Indicators

Employment Rates and Unemployment Rates by Educational Attainment
(Last Updated: May 2015)

The percentage of the adult population who were employed was higher in 2014 than at the end of the recent recession in 2010, but lower than before the recession began in 2008.

This indicator examines recent trends in two measures of labor market conditions—the employment to population ratio (also referred to as the employment rate) and the unemployment rate—by age group and educational attainment level. The employment to population ratio and the unemployment rate are distinct, although related. For each age group, the employment to population ratio is the number of persons in that age group who are employed as a percentage of the civilian population in that age group. The unemployment rate is the percentage of persons in the civilian labor force who are not working and who made specific efforts to find employment sometime during the prior 4 weeks. (Note that the civilian labor force consists of all civilians who are employed or seeking employment.) Trends in the unemployment rate reflect net changes in the relative number of people who are looking for work, while the employment rate reflects whether the economy is generating jobs relative to population growth in a specific age group.


Figure 1. Employment to population ratios, by age group and educational attainment: Selected years, 2000 through 2014

Figure 1. Employment to population ratios, by age group and educational attainment: Selected years, 2000 through 2014

NOTE: For each age group, the employment to population ratio, or employment rate, is the number of persons in that age group who are employed as a percentage of the civilian population in that age group. Data for 20- to 24-year-olds exclude persons enrolled in school. High school completion includes equivalency credentials, such as the General Educational Development (GED) credential. The data for the "Some college, no bachelor's degree" category includes persons with no bachelor's degree as well as those with an associate's degree.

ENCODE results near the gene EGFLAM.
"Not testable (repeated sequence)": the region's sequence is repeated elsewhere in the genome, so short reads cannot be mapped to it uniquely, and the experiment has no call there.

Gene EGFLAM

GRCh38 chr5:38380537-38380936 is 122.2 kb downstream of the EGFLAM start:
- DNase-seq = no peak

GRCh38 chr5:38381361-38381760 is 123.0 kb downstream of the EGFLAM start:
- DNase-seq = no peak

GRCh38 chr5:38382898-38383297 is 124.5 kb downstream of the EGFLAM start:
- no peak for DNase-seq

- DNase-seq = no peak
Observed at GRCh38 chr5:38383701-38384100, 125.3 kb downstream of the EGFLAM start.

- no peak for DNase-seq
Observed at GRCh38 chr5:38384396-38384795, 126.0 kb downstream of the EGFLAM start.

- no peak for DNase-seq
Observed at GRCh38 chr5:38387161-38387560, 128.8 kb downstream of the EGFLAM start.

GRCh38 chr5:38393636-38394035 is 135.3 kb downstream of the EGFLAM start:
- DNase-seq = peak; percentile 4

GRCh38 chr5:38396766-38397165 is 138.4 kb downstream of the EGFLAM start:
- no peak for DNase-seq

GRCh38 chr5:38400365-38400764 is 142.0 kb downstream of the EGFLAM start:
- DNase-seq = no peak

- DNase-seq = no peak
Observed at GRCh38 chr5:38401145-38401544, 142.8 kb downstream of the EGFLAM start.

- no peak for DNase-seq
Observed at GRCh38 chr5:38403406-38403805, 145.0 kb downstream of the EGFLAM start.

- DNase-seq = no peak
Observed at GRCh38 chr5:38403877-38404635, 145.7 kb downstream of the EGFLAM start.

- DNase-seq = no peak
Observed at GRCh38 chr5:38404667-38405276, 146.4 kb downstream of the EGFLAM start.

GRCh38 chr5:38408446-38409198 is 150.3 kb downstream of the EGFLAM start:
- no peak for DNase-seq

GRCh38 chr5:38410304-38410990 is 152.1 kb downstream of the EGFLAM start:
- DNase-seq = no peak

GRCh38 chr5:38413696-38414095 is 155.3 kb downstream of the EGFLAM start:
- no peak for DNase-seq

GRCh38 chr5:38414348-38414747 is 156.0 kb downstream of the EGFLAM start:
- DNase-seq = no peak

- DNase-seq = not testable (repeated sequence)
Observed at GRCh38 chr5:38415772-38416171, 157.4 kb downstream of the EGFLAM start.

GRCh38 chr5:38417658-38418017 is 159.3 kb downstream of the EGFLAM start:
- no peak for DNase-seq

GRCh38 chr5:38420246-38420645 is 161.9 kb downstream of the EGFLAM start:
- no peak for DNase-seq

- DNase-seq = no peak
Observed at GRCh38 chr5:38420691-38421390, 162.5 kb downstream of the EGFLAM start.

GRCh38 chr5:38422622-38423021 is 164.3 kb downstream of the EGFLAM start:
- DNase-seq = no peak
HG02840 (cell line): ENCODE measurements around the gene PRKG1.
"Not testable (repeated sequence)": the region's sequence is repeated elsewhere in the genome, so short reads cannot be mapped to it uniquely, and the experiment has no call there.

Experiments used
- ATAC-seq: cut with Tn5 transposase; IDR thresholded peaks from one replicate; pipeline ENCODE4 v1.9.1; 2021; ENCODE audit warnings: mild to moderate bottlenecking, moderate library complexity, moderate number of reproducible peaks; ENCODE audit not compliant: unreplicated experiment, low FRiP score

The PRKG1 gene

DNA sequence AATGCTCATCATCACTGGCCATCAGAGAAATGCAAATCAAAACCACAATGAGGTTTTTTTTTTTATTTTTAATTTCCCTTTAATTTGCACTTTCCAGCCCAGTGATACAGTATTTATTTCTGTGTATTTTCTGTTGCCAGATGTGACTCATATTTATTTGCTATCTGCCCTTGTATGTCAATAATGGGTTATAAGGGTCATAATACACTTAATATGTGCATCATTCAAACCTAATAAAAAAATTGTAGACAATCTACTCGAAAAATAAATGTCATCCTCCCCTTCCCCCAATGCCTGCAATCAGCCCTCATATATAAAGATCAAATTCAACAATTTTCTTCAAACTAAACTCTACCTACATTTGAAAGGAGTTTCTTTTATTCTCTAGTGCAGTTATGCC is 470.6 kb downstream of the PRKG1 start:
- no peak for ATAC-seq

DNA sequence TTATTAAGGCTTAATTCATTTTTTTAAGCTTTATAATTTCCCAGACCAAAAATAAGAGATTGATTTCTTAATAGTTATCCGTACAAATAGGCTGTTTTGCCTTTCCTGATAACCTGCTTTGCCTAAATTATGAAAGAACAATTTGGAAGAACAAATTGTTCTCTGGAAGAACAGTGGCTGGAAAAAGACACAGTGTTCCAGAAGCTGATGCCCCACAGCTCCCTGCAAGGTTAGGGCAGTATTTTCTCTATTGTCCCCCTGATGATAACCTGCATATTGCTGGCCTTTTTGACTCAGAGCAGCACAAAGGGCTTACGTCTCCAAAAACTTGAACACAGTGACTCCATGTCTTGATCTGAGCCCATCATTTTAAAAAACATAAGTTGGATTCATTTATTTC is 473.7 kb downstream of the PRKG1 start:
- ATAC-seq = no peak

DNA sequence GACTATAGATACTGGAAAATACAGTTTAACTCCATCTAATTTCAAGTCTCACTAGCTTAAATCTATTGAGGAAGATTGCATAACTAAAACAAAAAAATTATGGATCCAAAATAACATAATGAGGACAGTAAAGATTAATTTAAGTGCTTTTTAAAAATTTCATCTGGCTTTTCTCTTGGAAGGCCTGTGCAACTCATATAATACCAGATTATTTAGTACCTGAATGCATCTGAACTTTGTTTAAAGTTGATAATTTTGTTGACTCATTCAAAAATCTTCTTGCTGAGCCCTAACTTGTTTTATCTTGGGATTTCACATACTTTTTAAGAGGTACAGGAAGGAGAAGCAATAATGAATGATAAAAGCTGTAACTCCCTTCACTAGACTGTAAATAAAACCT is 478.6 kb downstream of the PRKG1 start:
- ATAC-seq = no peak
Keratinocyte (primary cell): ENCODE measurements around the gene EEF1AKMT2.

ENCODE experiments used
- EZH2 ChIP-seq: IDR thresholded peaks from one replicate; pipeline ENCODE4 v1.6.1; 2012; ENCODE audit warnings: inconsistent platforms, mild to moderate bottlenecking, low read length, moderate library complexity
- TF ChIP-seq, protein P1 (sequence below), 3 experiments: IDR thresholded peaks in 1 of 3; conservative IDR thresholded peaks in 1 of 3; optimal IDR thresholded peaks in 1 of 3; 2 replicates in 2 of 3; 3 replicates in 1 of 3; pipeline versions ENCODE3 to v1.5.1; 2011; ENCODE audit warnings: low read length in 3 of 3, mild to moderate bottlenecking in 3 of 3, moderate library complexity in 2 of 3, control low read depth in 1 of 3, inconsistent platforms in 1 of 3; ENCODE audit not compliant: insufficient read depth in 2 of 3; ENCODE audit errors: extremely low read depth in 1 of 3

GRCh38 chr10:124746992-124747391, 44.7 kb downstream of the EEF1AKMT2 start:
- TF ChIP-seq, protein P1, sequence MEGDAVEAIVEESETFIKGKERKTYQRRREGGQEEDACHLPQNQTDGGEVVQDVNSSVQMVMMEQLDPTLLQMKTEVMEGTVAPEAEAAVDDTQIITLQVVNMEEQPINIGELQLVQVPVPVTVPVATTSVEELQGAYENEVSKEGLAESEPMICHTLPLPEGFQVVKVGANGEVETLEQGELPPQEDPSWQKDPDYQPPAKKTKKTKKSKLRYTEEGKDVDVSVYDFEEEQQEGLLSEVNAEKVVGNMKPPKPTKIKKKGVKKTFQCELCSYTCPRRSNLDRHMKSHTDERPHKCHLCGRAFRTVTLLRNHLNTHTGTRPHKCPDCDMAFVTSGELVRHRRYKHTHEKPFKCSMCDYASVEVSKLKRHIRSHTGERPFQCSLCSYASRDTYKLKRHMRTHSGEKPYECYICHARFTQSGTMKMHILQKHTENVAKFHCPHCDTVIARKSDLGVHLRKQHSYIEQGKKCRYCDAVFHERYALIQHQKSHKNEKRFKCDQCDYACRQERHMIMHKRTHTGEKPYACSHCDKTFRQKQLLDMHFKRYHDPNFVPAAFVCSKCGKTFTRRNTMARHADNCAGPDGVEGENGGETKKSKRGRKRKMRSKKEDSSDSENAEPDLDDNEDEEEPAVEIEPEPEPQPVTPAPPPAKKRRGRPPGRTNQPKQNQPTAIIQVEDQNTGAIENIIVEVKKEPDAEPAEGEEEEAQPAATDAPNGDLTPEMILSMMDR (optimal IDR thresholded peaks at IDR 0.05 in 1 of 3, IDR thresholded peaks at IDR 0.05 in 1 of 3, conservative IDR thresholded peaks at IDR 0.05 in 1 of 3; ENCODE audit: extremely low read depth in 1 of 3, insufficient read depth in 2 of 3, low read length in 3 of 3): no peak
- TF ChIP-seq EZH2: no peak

SOURCE: U.S. Department of Labor, Bureau of Labor Statistics, Office of Employment and Unemployment Statistics, unpublished annual average data from the Current Population Survey (CPS), selected years, 2000 through 2014. See Digest of Education Statistics 2014, table 501.50.


During the period from 2008 to 2010, the U.S. economy experienced a recession1. For young adults ages 20 to 24, the employment rate was lower in 2008, when the recession began, than it was in 2000 (73.4 vs. 77.4 percent). The employment rate was even lower in 2010 (65.5 percent), after the end of the recession, than it was in 2008. While the employment rate for young adults was higher in 2014 (69.4 percent) than in 2010, the 2014 rate was still lower than the rate in 2008 or 2000.

The trend over time of the employment rate for adults ages 25 to 64 was similar to that for young adults ages 20 to 24. The rate for 25- to 64-year-olds was lower in 2010 (71.5 percent) than it was in either 2008 or 2000 (75.5 and 77.7 percent, respectively). The rate in 2014 (72.3 percent) was higher than it was in 2010 but lower than it was in 2008 or 2000. In addition, the employment rates in both 2014 and 2010, at each level of educational attainment for both age groups, were generally lower than the rate in 2008, when the recession began.


Figure 2. Employment to population ratios, by age group and educational attainment: 2014

Figure 2. Employment to population ratios, by age group and educational attainment: 2014